2. AIDS Action. Connecting to Care II: Addressing Unmet Need in HIV. Washington, D.C., 2006
  3. Ormand, B. Zuckerman, S., Lhila, A. Rural / Urban Differences in Health Care are Not Uniform across States. Assessing the New Federalism Brief B-11. Urban Institute, May 2000.
  4. Heckman, T. G., Somlai, A. M., Peters, J., Walker, J., Otto-Salaj, L., Galdabini, C. A., & Kelly, J. A. Barriers to care among persons living with HIV/AIDS in urban and rural areas. AIDS Care.10 (1998): 365-375.
  5. Reif S, Golin CE, Smith SR., Barriers to accessing HIV/AIDS care in North Carolina: rural and urban differences. AIDS Care. Jul;17(5)(2005): 558-65
  6. Southern AIDS Coalition, Southern States Manifesto: Update 2008. HIV/AIDS and Sexually Transmitted Diseases in the South. July 2008.
  7. Soft Smoke: AIDS in the Rural West. Telluride, CO: Sparky Productions, 2000.
  8. Dreisbach, S., Moyer, M. Promising Approaches to Rural HIV Prevention. Health Education Monograph. (2008): 38-44.
  9. Heckman, T., Carlson, B. A randomized clinical trial of two telephone-delivered, mental health interventions for HIV-infected persons in rural areas of the United States. AIDS and Behavior 11,1(2007):5-14.

CHAPTER SEVEN

  1. Centers for Disease Control and Prevention. HIV/AIDS Surveillance in Urban and Non-urban Areas (through 2006). Slide set. Available online at http://www.cdc.gov/hiv/topics/surveillance/resources/slides/urban-nonurban/index.htm
  2. DiClemente, R.J., Peterson, J. Changing HIV/AIDS risk behaviors: The role of behavioral interventions. In R.J. DiClemente and J. Peterson (Eds), Handbook of HIV Prevention. New York, Plenum Press. 1994.
  3. Kirby, D., Understanding what works and what doesn’t in reducing adolescent sexual risk-taking. Family Planning Persepctives. 33(6) (2001): 276-281.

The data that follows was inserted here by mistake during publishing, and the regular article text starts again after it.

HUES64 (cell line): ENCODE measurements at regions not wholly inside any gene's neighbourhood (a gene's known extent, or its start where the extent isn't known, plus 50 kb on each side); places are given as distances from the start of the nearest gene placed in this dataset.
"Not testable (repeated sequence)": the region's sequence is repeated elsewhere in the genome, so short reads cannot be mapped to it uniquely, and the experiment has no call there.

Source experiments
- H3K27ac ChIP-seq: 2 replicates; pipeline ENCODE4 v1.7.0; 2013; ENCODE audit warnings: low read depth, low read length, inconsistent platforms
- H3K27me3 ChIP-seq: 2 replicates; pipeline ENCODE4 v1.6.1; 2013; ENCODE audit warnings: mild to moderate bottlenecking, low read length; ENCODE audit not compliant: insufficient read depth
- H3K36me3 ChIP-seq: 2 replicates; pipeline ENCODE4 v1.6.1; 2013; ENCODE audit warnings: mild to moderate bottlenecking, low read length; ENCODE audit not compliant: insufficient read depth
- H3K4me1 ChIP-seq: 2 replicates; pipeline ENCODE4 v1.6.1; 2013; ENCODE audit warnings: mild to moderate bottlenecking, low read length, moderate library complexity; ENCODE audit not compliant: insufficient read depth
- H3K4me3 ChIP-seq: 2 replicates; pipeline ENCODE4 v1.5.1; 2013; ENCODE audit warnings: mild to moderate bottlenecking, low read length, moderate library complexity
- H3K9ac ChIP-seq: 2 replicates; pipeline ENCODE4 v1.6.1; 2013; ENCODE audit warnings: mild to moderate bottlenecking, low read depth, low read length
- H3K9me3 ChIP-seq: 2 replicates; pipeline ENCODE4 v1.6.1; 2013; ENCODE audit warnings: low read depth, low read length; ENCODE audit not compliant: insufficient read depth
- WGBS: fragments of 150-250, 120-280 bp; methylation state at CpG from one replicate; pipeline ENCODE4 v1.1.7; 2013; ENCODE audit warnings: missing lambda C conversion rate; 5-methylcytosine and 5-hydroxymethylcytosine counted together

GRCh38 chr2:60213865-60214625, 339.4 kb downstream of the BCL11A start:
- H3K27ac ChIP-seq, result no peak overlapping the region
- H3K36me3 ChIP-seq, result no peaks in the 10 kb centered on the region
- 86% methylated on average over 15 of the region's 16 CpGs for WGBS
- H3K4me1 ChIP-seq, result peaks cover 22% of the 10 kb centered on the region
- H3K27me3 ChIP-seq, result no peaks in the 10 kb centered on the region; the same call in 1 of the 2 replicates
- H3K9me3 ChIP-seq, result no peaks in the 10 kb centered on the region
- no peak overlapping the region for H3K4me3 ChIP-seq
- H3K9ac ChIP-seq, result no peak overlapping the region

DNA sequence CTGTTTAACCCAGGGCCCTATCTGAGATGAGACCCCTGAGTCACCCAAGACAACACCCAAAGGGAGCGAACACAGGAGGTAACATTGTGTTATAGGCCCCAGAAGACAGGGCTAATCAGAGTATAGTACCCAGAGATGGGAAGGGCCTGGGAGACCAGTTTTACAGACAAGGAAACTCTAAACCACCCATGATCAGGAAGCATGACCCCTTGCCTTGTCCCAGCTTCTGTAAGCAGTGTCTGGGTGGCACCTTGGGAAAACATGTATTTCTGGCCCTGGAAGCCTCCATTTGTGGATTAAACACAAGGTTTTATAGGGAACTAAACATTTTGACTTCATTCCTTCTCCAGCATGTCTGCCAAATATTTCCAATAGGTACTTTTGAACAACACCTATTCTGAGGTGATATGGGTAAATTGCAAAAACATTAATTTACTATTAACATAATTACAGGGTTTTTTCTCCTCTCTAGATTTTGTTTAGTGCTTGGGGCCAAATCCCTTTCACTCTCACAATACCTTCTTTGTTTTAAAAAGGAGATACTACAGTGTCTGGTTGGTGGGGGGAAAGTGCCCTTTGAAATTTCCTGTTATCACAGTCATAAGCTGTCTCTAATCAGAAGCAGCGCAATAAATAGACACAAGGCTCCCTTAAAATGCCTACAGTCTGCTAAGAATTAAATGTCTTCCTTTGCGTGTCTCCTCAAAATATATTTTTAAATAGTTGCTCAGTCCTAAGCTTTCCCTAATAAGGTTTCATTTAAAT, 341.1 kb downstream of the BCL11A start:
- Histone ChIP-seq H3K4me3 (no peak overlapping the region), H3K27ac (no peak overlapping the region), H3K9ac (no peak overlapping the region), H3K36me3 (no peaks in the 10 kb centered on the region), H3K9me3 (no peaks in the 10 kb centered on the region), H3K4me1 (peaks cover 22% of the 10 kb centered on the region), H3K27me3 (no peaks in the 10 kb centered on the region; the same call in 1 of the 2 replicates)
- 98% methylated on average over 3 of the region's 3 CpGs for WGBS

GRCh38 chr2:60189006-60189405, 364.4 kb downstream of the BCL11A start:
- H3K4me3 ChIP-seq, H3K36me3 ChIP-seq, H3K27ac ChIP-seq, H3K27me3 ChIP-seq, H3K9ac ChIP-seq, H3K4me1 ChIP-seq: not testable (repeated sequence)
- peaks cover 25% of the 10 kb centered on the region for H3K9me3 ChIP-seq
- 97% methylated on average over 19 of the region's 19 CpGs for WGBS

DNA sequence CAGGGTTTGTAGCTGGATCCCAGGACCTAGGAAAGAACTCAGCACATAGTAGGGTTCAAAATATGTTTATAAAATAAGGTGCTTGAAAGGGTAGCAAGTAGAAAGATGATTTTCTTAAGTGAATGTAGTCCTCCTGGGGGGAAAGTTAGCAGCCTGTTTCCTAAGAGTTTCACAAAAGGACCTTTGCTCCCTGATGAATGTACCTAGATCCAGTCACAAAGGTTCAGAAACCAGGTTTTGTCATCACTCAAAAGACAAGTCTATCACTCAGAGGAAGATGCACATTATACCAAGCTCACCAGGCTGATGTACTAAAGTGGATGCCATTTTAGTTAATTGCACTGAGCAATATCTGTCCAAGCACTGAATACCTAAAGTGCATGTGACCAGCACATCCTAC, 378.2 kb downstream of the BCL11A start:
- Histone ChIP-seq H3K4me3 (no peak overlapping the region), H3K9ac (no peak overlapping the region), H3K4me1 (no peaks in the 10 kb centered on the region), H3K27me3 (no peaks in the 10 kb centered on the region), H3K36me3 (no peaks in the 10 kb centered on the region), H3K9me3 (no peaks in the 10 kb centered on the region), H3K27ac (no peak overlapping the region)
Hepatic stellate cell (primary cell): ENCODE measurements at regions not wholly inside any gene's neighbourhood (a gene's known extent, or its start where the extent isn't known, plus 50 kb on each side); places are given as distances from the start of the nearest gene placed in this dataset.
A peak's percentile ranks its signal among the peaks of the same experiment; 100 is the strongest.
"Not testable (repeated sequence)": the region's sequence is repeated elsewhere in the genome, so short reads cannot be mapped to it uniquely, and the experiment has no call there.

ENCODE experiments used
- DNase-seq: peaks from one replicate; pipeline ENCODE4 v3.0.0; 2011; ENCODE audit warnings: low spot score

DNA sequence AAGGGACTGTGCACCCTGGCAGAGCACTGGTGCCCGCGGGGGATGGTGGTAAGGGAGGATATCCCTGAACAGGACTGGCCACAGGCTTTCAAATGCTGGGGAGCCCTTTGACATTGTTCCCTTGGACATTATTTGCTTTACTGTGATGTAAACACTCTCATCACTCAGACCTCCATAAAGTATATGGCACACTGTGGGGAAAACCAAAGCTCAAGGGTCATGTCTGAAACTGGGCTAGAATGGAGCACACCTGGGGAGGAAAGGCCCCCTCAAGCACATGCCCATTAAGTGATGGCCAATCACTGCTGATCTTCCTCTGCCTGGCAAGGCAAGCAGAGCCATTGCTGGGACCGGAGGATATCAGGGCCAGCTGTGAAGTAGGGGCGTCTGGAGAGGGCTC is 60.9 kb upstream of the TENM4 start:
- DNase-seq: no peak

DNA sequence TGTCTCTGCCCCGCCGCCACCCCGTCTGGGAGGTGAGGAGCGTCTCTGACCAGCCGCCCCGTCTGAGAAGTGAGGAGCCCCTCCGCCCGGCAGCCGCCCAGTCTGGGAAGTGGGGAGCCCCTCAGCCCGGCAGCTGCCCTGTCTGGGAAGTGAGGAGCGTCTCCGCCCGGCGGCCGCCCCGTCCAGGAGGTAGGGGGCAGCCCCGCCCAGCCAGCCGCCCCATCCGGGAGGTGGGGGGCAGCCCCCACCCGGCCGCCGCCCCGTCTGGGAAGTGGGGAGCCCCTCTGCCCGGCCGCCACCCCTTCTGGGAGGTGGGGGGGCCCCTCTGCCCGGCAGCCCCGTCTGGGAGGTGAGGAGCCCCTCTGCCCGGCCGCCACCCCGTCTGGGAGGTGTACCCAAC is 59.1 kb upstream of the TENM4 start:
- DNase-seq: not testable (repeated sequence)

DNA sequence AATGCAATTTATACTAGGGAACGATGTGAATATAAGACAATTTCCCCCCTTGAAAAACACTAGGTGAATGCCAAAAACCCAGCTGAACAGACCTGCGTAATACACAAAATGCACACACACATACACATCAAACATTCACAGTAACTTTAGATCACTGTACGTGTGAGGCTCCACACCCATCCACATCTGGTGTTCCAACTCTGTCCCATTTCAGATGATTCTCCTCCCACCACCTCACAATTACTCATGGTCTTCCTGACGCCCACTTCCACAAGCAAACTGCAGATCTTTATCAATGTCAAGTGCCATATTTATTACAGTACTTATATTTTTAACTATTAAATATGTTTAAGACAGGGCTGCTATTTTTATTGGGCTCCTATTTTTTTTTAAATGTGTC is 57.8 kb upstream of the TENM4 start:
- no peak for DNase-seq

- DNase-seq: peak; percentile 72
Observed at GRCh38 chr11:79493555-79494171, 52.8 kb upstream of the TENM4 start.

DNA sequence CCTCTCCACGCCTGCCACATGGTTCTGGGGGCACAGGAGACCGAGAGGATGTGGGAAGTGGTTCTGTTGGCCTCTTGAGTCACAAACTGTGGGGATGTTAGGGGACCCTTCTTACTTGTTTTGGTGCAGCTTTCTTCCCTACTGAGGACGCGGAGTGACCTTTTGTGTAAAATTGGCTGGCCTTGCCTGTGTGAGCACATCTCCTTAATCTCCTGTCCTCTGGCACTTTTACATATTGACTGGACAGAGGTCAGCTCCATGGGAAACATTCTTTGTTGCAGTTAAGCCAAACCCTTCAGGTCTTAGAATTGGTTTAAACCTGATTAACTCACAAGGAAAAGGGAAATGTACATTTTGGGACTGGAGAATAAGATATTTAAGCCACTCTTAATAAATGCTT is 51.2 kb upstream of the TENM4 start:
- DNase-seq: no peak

4. Herbst, J.H., Sherba, R.T., Crepas, N. et. al. A Meta-Analytic Review of HIV Behavioral Interventions for Reducing Sexual Risk Behavior of Men Who Have Sex with Men. Journal of Acquired Immune Deficiency Syndrome. 39(2005):228–241.
  5. Noar, S.M. Behavioral interventions to reduce HIV-related sexual behavior: Review and synthesis of meta-analytic evidence. AIDS and Behavior. 12(2008):335-353.
  6. Card, J.J., Solomon, J., Berman, J. Tools for Building Culturally Competent HIV Prevention Programs. Springer Publishing, New York, NY. (2007).
  7. Center for Disease Control and Prevention. Updated Compendium of Evidence Based Interventions. Available online at http://www.cdc.gov/hiv/topics/research/prs/evidence-based-interventions.htm
  8. Centers for Disease Control and Prevention. Provisional Procedural Guidance for Community-Based Organizations. Available online at http://www.cdc.gov/hiv/topics/prev_prog/AHP/resources/guidelines/pro_guidance.htm
  9. McKleroy, V.S., Galbraith, J.S., Cummings, B., et al. Adapting evidence-based behavioral interventions for new settings and target populations. AIDS Education and Prevention. 18 (Supp A) (2006): 59-73.
  10. Holtgrave, D.R., Crosby, R.A. Social capital, poverty, and income inequality as predictors of gonorrhea, syphilis, Chlamydia, and AIDS cases in the United States. Sexually Transmitted Diseases. 79 (2003): 62-64.
  11. Centers for Disease Control and Prevention. HIV/AIDS Surveillance Report, 2004. Atlanta: US Department of Health and Human Services, CDC, 16 (2005):1–46.
  12. Centers for Disease Control and Prevention. HIV incidence among young men who have sex with men—seven US cities, 1994–2000. MMWR. 50, (2001):440–444.
  13. Centers for Disease Control and Prevention. HIV/STD risks in young men who have sex with men who do not disclose their sexual orientation—six US cities, 1994–2000. MMWR. 52 (2003):81–85.
  14. Centers for Disease Control and Prevention. HIV Prevention in the Third Decade. Atlanta: US Department of Health and Human Services, CDC, (2005).
  15. Kirby, D., Laris, B.A., Rolleri, L. The Impact of Sex and HIV Education Programs in Schools and Communities on Sexual Behaviors among Young Adults. Research Triangle Park, NC: Family Health International, 2006
  16. and Communities on Sexual Behaviors among Young Adults. Research Triangle Park, NC: Family Health International, 2006.
  17. Smith, M., DiClemente, R.J. STAND: a peer educator training curriculum for sexual risk reduction in the rural South. Students Together Against Negative Decisions. Preventive Medicine. 30(6) (2000): 441-9.
  18. Centers for Disease Control and Prevention. HIV/AIDS Surveillance Report, 2006. Vol. 17. Rev ed. Atlanta: US Department of Health and Human Services, CDC. 2007:1–46.